Wednesday, April 28, 2010


Back to freewriting, did one of my exercises today. I found myself back to the young girl's voice that I use frequently. Here's what I wrote based on the prompt from Anna Quindlen.

Anna Quindlen, “Black and Blue,” p. 260.

“I loved the shit out of you, and look what you did to me.”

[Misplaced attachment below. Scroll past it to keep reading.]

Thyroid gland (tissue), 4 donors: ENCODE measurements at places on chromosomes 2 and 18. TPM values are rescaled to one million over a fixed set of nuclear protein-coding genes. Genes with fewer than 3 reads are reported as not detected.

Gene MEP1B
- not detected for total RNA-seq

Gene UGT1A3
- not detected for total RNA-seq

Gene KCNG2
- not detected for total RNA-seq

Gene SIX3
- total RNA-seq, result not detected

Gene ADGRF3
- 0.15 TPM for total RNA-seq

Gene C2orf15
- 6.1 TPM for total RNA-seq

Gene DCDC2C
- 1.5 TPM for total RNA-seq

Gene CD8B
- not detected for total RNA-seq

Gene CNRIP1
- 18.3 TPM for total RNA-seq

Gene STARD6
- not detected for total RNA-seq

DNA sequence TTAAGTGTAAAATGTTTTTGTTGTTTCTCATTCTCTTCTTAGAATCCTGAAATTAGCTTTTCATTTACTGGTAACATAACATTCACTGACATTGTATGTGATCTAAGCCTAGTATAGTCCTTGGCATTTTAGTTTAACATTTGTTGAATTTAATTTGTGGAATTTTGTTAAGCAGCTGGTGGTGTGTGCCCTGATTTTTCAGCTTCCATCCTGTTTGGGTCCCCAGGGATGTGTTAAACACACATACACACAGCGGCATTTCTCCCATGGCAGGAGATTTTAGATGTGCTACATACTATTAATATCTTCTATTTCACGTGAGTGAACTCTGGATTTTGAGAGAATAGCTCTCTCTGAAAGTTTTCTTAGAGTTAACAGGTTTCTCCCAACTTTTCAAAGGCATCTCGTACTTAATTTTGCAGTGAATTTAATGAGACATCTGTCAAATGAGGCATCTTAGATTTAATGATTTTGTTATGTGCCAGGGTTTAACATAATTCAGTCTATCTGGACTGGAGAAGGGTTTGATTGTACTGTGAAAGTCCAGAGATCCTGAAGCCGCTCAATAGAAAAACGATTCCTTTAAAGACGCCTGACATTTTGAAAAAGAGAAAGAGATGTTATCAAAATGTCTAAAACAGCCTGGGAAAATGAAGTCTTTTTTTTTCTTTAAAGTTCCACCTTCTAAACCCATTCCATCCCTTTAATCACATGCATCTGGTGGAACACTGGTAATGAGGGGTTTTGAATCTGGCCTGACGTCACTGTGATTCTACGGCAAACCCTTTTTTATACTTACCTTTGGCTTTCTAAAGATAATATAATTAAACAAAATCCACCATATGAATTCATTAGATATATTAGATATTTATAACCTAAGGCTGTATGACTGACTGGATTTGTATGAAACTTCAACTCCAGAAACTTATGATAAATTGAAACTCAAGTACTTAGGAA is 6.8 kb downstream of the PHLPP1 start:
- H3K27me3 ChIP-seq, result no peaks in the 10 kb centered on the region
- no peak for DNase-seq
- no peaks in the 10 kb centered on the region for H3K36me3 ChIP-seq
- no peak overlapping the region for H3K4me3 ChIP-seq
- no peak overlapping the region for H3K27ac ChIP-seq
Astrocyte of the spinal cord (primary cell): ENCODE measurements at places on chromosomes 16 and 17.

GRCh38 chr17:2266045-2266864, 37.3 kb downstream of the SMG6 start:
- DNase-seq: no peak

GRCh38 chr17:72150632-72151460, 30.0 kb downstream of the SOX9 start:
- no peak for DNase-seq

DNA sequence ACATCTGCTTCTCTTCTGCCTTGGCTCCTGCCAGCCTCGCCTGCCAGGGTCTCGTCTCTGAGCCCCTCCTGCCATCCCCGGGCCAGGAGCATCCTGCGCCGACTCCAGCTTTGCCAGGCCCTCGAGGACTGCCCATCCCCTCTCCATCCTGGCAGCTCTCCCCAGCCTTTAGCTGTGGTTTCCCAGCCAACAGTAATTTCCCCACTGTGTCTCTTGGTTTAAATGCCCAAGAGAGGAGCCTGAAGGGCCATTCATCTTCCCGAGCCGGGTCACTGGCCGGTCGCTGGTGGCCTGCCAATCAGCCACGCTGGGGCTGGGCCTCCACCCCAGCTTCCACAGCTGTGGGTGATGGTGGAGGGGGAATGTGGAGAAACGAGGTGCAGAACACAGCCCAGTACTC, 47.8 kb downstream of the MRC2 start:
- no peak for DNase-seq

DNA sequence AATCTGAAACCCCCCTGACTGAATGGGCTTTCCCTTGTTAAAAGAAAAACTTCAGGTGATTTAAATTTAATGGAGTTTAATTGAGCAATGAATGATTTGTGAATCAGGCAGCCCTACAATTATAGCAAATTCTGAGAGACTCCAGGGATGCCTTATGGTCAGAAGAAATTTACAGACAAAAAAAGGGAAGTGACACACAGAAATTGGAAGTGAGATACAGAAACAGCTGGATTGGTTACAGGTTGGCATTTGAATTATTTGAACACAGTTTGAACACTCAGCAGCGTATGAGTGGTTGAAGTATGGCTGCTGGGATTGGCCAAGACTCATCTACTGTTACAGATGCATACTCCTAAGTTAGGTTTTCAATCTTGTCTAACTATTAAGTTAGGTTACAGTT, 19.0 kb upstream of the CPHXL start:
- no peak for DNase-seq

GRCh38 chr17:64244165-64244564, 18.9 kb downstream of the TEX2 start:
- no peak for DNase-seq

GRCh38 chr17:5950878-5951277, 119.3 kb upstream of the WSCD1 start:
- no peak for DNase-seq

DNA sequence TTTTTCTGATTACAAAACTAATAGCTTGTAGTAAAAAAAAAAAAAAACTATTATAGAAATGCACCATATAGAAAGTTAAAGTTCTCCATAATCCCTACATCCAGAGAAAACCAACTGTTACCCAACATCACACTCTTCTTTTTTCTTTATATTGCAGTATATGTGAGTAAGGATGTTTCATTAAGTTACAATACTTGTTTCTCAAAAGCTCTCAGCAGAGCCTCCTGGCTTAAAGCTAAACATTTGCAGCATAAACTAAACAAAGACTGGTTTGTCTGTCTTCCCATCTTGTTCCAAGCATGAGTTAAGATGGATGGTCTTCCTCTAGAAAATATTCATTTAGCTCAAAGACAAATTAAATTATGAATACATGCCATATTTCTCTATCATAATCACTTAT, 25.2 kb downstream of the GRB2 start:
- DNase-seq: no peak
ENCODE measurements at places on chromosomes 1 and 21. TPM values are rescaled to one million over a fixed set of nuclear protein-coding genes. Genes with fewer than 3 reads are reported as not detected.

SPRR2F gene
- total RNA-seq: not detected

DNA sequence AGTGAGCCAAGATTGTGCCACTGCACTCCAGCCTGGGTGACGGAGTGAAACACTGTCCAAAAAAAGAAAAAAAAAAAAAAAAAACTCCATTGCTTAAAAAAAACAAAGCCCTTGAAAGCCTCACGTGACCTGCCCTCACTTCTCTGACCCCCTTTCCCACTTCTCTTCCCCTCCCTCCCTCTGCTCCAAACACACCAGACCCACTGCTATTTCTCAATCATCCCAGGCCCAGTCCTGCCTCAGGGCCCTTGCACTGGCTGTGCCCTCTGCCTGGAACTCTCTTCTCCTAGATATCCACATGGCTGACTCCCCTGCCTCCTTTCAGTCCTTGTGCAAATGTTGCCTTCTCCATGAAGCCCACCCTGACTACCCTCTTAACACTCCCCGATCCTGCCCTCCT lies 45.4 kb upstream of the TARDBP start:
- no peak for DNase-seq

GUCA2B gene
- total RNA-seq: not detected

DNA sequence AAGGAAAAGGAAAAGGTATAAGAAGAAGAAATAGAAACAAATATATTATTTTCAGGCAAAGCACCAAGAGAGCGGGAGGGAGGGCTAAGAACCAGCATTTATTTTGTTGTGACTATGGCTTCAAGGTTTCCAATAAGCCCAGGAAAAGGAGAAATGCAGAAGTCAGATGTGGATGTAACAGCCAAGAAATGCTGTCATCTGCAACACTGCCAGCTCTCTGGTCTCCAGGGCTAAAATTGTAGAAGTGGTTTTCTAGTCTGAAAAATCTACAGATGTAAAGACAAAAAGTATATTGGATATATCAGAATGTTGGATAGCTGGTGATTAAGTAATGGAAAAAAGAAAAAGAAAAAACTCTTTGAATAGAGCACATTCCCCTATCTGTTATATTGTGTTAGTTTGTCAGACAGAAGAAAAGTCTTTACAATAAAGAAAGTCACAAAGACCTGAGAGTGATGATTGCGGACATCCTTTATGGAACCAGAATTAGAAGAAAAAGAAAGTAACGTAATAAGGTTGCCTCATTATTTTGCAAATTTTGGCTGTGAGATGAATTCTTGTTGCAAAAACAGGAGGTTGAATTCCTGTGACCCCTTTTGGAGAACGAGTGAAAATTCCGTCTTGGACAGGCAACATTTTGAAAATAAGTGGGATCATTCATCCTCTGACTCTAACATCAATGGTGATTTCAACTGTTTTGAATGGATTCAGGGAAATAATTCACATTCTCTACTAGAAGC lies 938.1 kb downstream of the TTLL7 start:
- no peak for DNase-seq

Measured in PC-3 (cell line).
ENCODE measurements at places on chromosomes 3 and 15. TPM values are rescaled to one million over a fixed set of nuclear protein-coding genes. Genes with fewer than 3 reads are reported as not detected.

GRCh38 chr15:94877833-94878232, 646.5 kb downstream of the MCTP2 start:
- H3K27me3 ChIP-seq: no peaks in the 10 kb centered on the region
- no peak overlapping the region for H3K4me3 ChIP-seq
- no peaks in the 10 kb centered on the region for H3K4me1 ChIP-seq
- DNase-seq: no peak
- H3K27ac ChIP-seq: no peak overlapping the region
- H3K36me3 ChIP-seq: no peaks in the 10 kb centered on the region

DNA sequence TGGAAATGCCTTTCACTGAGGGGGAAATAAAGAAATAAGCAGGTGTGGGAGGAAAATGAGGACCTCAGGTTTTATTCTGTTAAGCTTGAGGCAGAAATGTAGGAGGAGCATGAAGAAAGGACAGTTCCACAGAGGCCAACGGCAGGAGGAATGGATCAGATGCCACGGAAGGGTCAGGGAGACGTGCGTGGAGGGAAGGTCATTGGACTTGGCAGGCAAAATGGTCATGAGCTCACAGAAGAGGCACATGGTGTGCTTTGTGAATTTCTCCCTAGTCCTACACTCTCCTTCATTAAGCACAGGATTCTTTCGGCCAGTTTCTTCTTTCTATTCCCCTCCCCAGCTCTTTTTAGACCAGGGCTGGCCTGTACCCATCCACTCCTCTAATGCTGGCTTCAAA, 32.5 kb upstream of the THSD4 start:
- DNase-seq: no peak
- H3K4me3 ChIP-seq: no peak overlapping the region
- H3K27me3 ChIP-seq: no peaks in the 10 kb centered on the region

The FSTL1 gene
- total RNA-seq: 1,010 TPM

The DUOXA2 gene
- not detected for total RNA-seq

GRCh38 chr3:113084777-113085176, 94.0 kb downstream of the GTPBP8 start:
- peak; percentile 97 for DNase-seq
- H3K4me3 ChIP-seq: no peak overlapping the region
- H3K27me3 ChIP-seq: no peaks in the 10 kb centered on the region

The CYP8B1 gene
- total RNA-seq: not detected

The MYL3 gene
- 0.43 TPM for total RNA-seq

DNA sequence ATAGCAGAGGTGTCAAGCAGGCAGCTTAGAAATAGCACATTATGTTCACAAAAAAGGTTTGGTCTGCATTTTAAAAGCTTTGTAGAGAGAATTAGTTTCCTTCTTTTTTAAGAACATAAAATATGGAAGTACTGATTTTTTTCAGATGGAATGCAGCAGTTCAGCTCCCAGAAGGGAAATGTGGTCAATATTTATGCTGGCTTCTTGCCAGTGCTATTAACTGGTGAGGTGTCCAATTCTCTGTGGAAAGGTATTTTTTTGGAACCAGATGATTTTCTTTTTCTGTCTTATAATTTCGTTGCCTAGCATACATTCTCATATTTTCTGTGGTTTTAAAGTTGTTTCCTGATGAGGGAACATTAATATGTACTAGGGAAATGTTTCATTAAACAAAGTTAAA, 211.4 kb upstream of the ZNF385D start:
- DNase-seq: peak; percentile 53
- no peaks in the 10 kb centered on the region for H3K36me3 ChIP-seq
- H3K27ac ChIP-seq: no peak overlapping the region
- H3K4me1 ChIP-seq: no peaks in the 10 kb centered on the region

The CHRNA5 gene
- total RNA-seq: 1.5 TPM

It was Saturday morning and Mama was going down to Carlene’s to get her hair done because she was having people come over that night for Uncle Willie’s birthday. On Friday she had brought home a yellow sheet cake from the Food Lion all decorated with chocolate icing and a bunch of hearts and “Happy Birthday Willie” written in green icing in a fancy script. Uncle Willie was Mama’s little brother. Their mama and daddy had died in a car wreck almost 10 years before and I was only a baby so I didn’t even remember them. Uncle Willie was the night janitor at the bus station. He was a bit tetched and he didn’t go far in school or anything so Mama watched out for him as best she could and every year she had a nice birthday party for him and invited all the neighbors. I was watching cartoons when Mama got out of bed and rushed out of the house, saying, “Now you stay here and watch Jeralyn and the boys until I get back. And I don’t want to come back here to a pig sty or any dirty diapers, you hear me?” “Yes, Mama, I hear you. When will you be back?” The door slammed without an answer from her. Mama was in one of her bad moods. I thought maybe I could make her happy if she came home to a clean house. So I put Jeralyn in the playpen and started scrubbing. I did all the dishes, made the beds, ran the vacuum cleaner, and polished the furniture. I kept screaming at the boys not to make a mess and changed the baby’s diaper even when it wasn’t dirty. It was noon and Mama still wasn’t home. I fed the baby and put her down for a nap and started folding laundry. It was 3 o’clock and Mama still wasn’t home. I wiped down the kitchen floor again because the boys were spilling juice and throwing crackers at one another. I finally got them to sit still to watch a movie on the TV while I sat by the coffee table and worked on a school project. Mama came home just before dark, her hair bright red and sprayed, and wearing a new green dress with a slit up the side, carrying boxes of food from Mamie’s BBQ. “Is that what you’ve been doing all day,” she shrieked, “just sitting in front of the TV?” “No, Mama,” I said, “I’ve been . . . “She didn’t hear me. She was in the kitchen getting out plates and napkins to set out before the company arrived. She pushed open the kitchen door, saying, “You go do something with yourself, Margaret Ann. I don’t want you embarrassing me in front of company by looking like that. I don’t know why you don’t care about your appearance.” I went into my room and looked in my closet. I hated the fancy clothes Mama had bought for me. I felt like some other person when I had to dress in those things. I opened the door to my parakeet’s cage and said, “Well, Chiffon, she didn’t even notice. Guess it didn’t work again.” I got Chiffon out of her cage and climbed under the covers of my bed with her and cried as she sat on my finger. Mama threw open my bedroom door. “What the hell are you doing? Are you some sort of anti-social retard or something? I told you to get dressed. Then get out here and help me. All I do for you and this is the thanks I get? Look at you. What have I done to deserve having a child like you? You’ve been the biggest disappointment of my life. I loved the shit out of you, and look what you did to me.”

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